Well databases allow exploration teams to challenge assumptions

Exploration risk offshore Norway should become easier to gauge, following the release of newer well data by the Norwegian Petroleum Directorate, which has now established a two-year release policy.

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Both the old and newer information can be accessed by subscribing to the Target Norway database and analytical software, the latest venture from Aberdeen-based Asset Geoscience.

This consultancy, formed by ex-BP geologists in 1995, has provided a similar service for the UKCS for the past two years, acting as data release consultants to Britain's Department of Trade and Industry Oil and Gas Directorate.

The databases, which are updated regularly, can be manipulated by the user or the Asset Geoscience team to assess the percentage of successful or unsuccessful wells drilled in any geological province or stratigraphic horizon on the two continental shelves. According to the consultants, the analysis can improve exploration teams' understanding of the value of undrilled acreage owned by themselves or other companies. It also helps them challenge assumptions concerning well success rates, and to instigate new ideas for the location of future wells.

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Upper Juarassic success rates by area (Original map produced using the Target-PetroView Link).
Click here to enlarge image

The Target system can be used to generate maps showing stratigraphic horizons overlain with well results, such as successes or failures, untested hydrocarbon columns, flow rates or volumes discovered. Target can also produce a variety of graphs, covering for example cumulative volumes and success rates over time. New graphs added to the package this year include pool size distribution and reserves breakdown by horizon or operator. The pool size distribution, says Technical Director Alistair Gray, "allows you to evaluate the percentage chance of exceeding a certain discovery size within a play."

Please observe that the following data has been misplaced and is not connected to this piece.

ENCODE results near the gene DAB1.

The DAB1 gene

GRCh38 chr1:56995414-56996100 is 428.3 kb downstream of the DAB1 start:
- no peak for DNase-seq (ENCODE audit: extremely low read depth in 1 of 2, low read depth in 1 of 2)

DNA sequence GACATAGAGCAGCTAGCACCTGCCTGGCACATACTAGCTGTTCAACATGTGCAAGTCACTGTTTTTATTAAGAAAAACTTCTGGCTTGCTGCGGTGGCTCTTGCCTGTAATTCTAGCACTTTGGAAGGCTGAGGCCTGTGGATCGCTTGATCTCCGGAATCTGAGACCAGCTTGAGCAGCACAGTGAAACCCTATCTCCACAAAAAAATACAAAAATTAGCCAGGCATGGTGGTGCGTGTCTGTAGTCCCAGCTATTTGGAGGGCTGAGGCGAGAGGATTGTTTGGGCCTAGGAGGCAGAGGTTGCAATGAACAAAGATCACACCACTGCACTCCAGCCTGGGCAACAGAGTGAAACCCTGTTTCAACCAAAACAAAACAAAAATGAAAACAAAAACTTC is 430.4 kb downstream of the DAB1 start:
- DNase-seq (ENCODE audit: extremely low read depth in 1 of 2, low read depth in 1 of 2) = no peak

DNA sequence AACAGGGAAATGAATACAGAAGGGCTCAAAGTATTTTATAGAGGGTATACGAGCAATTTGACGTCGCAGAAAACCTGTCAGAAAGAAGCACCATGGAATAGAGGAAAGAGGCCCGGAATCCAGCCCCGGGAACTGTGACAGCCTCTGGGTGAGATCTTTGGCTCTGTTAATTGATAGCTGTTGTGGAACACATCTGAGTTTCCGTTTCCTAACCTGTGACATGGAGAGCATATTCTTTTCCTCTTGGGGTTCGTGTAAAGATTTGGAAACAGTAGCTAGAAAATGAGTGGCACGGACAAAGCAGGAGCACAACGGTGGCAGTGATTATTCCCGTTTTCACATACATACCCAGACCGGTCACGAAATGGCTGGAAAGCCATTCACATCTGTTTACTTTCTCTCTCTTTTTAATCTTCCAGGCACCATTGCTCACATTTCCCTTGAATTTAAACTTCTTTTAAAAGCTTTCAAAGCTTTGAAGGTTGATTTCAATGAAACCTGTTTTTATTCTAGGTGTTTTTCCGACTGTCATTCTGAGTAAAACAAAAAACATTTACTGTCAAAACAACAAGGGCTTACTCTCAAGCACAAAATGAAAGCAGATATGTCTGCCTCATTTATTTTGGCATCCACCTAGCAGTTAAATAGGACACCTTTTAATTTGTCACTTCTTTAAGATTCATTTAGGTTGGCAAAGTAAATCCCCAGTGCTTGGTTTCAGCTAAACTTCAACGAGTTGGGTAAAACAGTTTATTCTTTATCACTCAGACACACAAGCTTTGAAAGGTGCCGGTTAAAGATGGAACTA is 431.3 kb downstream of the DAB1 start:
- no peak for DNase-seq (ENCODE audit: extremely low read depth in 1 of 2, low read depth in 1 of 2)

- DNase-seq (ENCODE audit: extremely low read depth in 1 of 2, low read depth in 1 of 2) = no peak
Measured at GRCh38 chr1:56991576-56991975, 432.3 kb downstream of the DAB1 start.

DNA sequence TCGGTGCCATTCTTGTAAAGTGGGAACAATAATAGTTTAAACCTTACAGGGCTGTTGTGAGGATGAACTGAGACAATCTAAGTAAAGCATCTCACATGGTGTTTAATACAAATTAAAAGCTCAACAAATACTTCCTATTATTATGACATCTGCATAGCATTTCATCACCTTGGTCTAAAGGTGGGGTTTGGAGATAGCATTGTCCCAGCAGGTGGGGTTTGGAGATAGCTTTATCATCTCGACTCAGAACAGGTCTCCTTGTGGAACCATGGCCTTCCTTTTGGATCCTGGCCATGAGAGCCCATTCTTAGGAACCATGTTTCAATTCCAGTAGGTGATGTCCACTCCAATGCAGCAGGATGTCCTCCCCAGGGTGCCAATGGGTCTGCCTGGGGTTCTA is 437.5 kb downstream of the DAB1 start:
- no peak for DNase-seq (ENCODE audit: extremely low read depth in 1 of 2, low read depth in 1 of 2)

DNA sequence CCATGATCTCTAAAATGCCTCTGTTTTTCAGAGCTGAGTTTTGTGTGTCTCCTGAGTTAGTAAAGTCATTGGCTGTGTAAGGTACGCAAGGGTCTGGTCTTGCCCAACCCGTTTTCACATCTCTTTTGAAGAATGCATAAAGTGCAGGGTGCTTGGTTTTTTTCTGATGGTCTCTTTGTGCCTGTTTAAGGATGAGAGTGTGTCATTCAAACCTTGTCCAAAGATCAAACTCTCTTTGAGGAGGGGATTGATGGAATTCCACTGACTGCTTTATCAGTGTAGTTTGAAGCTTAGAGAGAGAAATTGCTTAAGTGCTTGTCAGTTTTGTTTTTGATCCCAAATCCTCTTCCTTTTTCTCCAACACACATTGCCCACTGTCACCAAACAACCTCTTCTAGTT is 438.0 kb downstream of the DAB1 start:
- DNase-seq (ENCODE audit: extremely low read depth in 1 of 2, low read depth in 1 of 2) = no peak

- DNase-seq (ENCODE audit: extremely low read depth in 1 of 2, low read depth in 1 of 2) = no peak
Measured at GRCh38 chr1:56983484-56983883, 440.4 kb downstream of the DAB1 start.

This can be undertaken for various time periods to illustrate how the probability has changed throughout a play's history. There may be a decline over successive time periods, but there can also be step changes in technology and thinking, which lead to new areas of an established play being opened, such as the relatively recent discoveries in the Central North Sea HP/HT province.

Because well data release in the UKCS has a five-year cut-off point, Asset Geoscience has also just added a UKCS non-released wells module covering the past five years' activity. This module is based on non-DTI publications of well results.

Target is built in MS Access, with a direct link to Arthur Andersen's PetroView for mapping of statistical or well data. The company is now looking to extend its database services to other regions, such as Brazil, the Gulf of Mexico and the Caspian.

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